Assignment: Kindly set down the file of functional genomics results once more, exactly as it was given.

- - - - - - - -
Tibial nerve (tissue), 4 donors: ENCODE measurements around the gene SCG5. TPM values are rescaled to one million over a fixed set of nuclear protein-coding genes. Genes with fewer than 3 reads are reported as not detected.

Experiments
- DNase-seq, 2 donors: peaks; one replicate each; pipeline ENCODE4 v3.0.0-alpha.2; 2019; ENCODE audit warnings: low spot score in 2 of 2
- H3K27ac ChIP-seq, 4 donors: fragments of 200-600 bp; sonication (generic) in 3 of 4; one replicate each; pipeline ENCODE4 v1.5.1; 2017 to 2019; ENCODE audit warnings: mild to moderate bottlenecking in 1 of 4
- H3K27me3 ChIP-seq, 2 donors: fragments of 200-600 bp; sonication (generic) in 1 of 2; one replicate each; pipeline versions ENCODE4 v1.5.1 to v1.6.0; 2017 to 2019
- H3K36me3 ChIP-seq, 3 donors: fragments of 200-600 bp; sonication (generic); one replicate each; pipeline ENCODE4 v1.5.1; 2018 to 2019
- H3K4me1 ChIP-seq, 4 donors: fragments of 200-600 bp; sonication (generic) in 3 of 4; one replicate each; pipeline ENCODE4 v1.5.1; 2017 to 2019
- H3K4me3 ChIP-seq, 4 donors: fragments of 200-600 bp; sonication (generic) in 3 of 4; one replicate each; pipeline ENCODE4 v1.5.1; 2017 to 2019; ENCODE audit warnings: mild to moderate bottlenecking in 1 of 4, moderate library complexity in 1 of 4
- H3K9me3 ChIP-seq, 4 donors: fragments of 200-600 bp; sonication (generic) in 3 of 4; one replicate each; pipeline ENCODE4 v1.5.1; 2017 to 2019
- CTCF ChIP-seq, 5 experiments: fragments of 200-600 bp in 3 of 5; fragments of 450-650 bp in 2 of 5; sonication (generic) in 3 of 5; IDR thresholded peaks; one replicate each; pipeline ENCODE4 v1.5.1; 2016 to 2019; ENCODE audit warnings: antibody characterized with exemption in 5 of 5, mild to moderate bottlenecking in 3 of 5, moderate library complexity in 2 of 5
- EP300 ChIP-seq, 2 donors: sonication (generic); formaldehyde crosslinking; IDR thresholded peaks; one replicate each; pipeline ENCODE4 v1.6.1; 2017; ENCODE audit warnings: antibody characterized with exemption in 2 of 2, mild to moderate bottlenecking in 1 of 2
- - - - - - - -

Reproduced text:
Tibial nerve (tissue), 4 donors: ENCODE measurements around the gene SCG5. TPM values are rescaled to one million over a fixed set of nuclear protein-coding genes. Genes with fewer than 3 reads are reported as not detected.

Experiments
- DNase-seq, 2 donors: peaks; one replicate each; pipeline ENCODE4 v3.0.0-alpha.2; 2019; ENCODE audit warnings: low spot score in 2 of 2
- H3K27ac ChIP-seq, 4 donors: fragments of 200-600 bp; sonication (generic) in 3 of 4; one replicate each; pipeline ENCODE4 v1.5.1; 2017 to 2019; ENCODE audit warnings: mild to moderate bottlenecking in 1 of 4
- H3K27me3 ChIP-seq, 2 donors: fragments of 200-600 bp; sonication (generic) in 1 of 2; one replicate each; pipeline versions ENCODE4 v1.5.1 to v1.6.0; 2017 to 2019
- H3K36me3 ChIP-seq, 3 donors: fragments of 200-600 bp; sonication (generic); one replicate each; pipeline ENCODE4 v1.5.1; 2018 to 2019
- H3K4me1 ChIP-seq, 4 donors: fragments of 200-600 bp; sonication (generic) in 3 of 4; one replicate each; pipeline ENCODE4 v1.5.1; 2017 to 2019
- H3K4me3 ChIP-seq, 4 donors: fragments of 200-600 bp; sonication (generic) in 3 of 4; one replicate each; pipeline ENCODE4 v1.5.1; 2017 to 2019; ENCODE audit warnings: mild to moderate bottlenecking in 1 of 4, moderate library complexity in 1 of 4
- H3K9me3 ChIP-seq, 4 donors: fragments of 200-600 bp; sonication (generic) in 3 of 4; one replicate each; pipeline ENCODE4 v1.5.1; 2017 to 2019
- CTCF ChIP-seq, 5 experiments: fragments of 200-600 bp in 3 of 5; fragments of 450-650 bp in 2 of 5; sonication (generic) in 3 of 5; IDR thresholded peaks; one replicate each; pipeline ENCODE4 v1.5.1; 2016 to 2019; ENCODE audit warnings: antibody characterized with exemption in 5 of 5, mild to moderate bottlenecking in 3 of 5, moderate library complexity in 2 of 5
- EP300 ChIP-seq, 2 donors: sonication (generic); formaldehyde crosslinking; IDR thresholded peaks; one replicate each; pipeline ENCODE4 v1.6.1; 2017; ENCODE audit warnings: antibody characterized with exemption in 2 of 2, mild to moderate bottlenecking in 1 of 2